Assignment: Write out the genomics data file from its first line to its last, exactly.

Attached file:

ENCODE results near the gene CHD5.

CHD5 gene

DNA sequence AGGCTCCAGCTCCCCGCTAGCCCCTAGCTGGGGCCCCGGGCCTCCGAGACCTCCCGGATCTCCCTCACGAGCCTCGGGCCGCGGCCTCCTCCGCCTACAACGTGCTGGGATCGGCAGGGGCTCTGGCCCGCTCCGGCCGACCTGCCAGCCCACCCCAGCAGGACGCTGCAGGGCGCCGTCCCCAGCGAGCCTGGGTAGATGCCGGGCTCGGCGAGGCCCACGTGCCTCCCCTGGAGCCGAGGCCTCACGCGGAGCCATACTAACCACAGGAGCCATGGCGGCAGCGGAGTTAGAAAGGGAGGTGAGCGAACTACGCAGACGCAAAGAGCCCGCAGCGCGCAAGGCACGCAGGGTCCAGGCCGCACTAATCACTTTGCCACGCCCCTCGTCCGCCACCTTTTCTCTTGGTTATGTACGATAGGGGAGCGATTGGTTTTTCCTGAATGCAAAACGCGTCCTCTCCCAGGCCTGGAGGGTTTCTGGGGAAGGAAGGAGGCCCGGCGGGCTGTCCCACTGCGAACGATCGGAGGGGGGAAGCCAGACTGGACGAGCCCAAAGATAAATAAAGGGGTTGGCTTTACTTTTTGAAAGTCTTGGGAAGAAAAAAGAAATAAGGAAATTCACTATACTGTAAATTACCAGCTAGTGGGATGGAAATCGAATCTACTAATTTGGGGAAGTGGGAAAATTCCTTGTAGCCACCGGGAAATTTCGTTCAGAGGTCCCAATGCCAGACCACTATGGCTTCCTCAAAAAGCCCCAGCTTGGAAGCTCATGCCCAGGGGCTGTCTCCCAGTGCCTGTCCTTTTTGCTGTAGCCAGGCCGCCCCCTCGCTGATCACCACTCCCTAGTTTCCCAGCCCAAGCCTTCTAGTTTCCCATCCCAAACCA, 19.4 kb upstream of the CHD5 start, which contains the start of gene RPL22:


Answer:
ENCODE results near the gene CHD5.

CHD5 gene

DNA sequence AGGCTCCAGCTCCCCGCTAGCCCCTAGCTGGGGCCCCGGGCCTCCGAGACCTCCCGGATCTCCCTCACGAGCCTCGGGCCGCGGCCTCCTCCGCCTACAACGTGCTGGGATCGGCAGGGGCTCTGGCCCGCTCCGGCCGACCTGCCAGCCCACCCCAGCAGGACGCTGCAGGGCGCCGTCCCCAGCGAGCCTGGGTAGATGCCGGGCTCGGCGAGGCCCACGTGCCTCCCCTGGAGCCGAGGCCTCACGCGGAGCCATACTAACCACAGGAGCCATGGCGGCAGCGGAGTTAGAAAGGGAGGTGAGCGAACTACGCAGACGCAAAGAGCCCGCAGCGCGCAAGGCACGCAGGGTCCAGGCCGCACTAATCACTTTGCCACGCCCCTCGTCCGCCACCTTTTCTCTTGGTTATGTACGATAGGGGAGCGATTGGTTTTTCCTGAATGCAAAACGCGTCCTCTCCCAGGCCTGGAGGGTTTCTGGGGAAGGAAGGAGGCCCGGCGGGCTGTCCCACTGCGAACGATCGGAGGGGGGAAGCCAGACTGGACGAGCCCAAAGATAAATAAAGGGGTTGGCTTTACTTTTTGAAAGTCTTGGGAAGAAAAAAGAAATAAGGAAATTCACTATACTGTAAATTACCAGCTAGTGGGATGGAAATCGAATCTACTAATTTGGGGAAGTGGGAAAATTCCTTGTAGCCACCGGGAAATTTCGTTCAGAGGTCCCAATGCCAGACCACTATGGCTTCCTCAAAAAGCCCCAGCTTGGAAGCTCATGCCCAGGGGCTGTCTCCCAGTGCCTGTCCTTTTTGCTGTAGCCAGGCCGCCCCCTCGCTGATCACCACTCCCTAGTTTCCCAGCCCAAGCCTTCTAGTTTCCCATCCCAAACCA, 19.4 kb upstream of the CHD5 start, which contains the start of gene RPL22: